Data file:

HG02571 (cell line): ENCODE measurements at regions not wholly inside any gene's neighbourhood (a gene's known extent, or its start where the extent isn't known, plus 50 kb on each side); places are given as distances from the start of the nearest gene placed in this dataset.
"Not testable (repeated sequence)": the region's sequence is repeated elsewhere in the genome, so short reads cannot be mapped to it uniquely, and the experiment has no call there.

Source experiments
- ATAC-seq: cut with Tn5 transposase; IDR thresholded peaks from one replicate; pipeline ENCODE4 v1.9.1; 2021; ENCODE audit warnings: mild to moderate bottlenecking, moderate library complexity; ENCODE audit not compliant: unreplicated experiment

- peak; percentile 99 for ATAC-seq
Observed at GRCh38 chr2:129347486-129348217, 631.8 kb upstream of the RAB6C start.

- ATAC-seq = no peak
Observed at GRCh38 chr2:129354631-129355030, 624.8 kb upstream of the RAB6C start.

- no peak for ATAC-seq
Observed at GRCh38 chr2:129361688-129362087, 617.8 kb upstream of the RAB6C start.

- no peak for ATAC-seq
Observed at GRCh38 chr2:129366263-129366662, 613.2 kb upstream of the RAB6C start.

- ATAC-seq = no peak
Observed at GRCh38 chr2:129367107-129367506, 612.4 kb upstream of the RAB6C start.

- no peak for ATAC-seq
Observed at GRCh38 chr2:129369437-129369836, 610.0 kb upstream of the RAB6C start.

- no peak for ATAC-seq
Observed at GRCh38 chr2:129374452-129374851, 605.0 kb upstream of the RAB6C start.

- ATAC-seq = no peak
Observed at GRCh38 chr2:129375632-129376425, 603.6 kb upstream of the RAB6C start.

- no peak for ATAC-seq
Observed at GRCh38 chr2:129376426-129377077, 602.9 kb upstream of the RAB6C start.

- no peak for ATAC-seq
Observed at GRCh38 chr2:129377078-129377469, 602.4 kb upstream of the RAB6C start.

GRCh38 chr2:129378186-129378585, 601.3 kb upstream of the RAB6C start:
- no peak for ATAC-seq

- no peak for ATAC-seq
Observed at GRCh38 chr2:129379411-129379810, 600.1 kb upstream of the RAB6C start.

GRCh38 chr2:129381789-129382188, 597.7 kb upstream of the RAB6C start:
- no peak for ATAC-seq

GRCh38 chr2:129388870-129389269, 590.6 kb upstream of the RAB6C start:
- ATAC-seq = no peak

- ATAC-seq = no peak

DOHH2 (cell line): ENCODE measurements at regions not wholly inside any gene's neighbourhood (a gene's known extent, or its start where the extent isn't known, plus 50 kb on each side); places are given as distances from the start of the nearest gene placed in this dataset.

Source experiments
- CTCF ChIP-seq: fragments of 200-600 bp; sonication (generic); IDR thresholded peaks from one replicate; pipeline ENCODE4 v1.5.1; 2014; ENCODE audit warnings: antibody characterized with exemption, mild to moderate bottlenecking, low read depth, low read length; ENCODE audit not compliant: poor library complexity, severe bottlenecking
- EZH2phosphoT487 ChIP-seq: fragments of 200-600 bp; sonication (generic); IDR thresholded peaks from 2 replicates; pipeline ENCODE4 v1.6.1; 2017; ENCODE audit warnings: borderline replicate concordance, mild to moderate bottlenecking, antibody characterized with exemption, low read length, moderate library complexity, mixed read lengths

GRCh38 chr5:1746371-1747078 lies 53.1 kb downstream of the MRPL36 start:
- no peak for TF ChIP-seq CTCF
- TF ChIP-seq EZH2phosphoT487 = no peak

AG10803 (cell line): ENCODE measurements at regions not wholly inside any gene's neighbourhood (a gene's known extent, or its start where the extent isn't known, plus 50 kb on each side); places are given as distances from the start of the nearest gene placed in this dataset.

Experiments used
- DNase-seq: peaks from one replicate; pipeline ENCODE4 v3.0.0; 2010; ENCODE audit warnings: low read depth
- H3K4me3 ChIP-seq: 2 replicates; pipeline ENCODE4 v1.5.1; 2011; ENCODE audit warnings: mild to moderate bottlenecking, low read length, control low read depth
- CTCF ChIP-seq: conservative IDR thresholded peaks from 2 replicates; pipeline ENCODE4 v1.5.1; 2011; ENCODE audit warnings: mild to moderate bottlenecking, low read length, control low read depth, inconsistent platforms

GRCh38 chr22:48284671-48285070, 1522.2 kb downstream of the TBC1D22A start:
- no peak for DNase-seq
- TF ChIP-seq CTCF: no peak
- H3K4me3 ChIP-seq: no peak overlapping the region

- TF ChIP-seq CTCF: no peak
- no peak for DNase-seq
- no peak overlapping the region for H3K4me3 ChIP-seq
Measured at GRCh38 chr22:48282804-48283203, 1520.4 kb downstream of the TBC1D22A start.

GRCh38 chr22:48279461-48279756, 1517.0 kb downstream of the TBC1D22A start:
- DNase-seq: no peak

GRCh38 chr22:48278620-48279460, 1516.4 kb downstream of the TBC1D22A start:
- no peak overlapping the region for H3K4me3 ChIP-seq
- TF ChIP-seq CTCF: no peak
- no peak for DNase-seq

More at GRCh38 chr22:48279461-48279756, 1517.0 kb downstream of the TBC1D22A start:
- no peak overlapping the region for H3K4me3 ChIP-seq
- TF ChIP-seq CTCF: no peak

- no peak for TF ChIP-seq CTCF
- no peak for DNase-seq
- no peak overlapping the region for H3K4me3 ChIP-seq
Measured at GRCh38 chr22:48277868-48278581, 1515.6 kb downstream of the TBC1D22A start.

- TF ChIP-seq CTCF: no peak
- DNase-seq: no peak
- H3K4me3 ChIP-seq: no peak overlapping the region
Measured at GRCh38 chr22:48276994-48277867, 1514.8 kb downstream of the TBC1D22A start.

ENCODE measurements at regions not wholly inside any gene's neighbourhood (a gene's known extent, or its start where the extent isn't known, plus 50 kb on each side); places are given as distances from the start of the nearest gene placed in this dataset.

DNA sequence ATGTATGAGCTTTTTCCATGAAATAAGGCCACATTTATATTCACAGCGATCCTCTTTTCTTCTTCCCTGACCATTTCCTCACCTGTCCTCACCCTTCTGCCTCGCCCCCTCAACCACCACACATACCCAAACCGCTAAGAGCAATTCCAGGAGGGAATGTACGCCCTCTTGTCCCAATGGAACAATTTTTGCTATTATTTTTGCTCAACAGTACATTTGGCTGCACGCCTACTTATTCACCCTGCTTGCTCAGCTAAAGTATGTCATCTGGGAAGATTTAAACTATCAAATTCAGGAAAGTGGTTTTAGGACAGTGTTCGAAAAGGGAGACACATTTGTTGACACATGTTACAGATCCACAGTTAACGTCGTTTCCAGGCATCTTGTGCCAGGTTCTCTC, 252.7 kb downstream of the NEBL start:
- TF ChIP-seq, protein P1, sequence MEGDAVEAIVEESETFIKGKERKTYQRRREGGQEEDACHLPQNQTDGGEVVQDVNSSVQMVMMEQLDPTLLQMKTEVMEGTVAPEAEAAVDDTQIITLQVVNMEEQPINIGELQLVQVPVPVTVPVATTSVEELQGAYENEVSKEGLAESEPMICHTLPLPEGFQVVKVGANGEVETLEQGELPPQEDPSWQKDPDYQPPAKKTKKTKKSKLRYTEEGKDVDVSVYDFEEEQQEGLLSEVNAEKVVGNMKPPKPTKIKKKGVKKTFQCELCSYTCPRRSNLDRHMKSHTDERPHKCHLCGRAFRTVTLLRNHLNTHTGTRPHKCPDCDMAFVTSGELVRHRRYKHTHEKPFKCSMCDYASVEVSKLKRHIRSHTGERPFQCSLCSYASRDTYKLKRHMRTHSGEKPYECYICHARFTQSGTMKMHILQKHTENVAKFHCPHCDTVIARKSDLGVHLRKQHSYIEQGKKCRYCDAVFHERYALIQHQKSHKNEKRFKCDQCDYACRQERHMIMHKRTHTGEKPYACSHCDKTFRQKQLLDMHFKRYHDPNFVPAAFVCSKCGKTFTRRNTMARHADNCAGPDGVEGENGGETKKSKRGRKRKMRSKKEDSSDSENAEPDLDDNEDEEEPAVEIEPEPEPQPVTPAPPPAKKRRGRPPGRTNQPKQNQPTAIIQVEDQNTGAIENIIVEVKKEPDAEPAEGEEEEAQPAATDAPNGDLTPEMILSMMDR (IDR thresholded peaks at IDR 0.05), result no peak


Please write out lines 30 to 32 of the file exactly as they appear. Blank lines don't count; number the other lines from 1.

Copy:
- no peak for ATAC-seq

GRCh38 chr2:129388870-129389269, 590.6 kb upstream of the RAB6C start:
- ATAC-seq = no peak